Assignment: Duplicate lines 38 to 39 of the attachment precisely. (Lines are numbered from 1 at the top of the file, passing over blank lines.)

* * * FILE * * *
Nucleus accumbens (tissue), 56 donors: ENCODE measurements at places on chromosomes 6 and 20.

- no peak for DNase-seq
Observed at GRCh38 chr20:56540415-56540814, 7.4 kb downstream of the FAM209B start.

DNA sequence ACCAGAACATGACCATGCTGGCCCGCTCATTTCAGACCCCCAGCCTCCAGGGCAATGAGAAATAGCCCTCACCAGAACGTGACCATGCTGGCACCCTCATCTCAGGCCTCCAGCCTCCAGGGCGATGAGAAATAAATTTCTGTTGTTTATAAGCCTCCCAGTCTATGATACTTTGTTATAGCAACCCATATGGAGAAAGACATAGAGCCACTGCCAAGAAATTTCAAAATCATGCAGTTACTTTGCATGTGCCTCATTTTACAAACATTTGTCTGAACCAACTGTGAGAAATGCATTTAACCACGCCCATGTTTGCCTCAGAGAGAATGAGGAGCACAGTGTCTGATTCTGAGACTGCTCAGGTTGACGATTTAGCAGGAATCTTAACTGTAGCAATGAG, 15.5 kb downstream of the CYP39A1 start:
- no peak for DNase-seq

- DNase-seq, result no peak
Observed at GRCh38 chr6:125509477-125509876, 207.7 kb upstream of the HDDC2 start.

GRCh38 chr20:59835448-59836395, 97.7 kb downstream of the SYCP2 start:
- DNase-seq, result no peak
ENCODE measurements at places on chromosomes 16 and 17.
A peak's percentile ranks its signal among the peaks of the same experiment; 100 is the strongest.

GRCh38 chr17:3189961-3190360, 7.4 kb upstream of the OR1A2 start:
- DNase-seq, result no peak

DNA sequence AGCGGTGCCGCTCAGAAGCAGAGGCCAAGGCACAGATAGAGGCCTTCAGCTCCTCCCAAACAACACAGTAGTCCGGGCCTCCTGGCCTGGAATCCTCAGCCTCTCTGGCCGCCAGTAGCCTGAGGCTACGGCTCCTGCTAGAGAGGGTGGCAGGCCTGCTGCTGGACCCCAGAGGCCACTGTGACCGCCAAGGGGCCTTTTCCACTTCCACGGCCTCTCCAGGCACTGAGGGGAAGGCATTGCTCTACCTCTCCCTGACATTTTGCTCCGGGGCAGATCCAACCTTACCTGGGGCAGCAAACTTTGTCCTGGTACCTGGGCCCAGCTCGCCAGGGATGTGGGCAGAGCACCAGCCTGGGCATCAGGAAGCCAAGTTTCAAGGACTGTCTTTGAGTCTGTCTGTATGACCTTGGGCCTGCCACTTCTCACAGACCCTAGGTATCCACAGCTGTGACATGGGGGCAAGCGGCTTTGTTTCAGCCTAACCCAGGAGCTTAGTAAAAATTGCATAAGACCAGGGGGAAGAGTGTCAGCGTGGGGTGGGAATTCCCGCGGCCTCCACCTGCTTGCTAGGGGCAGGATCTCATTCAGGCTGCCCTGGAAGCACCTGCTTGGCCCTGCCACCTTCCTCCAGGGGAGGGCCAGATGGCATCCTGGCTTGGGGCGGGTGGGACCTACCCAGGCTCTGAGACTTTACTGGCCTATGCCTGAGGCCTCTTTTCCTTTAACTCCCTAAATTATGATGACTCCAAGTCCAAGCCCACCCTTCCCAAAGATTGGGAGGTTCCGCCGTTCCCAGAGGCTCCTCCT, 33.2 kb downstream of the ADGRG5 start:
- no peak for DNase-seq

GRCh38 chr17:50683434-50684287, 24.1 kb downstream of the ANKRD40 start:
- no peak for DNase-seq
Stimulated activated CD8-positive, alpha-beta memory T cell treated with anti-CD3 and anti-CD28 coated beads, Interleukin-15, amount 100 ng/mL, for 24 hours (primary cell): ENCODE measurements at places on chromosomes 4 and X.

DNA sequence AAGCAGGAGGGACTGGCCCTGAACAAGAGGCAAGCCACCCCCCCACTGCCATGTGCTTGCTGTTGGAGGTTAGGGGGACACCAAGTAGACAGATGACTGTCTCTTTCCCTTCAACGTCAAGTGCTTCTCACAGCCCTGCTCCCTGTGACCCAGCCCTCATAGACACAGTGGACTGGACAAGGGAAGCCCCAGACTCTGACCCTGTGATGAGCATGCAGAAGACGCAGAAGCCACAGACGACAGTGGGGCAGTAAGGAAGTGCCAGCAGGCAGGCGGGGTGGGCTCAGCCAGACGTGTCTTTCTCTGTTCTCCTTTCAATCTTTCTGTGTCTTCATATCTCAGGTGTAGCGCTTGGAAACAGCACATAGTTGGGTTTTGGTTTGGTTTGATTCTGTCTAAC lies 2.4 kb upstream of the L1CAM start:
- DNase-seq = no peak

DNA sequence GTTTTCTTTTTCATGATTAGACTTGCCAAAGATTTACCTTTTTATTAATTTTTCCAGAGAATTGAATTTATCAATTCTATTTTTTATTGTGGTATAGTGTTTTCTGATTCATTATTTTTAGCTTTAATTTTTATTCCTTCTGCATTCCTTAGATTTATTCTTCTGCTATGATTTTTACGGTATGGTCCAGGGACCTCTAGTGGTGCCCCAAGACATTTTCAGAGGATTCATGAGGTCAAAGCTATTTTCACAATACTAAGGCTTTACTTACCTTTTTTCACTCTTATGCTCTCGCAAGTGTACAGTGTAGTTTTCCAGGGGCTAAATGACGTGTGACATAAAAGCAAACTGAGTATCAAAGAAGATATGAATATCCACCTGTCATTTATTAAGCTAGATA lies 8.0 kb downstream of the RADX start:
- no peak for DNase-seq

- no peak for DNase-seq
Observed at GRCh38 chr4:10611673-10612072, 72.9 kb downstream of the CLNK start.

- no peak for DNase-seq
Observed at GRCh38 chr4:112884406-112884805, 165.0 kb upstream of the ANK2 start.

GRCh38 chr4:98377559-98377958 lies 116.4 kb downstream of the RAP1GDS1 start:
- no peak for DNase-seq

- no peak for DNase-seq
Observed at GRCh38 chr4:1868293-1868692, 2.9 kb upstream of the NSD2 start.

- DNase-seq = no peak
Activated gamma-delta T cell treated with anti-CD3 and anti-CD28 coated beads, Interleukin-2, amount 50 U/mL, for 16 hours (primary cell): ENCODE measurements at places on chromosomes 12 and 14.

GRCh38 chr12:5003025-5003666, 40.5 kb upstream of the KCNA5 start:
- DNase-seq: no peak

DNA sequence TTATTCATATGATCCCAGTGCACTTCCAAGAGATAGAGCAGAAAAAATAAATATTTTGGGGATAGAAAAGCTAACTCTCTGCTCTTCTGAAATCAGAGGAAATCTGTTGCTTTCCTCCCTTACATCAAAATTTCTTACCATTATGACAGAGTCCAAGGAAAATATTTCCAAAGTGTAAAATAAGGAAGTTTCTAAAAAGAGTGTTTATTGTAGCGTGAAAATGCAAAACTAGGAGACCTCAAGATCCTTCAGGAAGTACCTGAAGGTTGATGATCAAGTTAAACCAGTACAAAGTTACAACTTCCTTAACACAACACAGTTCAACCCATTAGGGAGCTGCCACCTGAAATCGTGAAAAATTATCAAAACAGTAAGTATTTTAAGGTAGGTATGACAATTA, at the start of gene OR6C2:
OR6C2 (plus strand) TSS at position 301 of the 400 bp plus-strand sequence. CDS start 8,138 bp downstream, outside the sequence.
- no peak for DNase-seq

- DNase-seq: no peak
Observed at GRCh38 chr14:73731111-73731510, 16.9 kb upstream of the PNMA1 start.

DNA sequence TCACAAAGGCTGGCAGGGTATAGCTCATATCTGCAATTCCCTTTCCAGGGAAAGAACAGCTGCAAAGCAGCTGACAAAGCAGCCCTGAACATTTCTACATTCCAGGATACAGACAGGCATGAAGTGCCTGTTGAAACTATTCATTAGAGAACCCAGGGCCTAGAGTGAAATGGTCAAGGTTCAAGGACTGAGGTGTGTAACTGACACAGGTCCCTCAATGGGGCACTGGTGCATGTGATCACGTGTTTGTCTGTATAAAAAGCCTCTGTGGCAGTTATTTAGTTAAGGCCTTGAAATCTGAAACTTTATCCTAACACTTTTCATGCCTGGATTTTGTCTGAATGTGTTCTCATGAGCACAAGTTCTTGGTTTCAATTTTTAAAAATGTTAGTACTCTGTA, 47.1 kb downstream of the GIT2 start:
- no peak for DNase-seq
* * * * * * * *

- DNase-seq: no peak
Observed at GRCh38 chr14:73731111-73731510, 16.9 kb upstream of the PNMA1 start.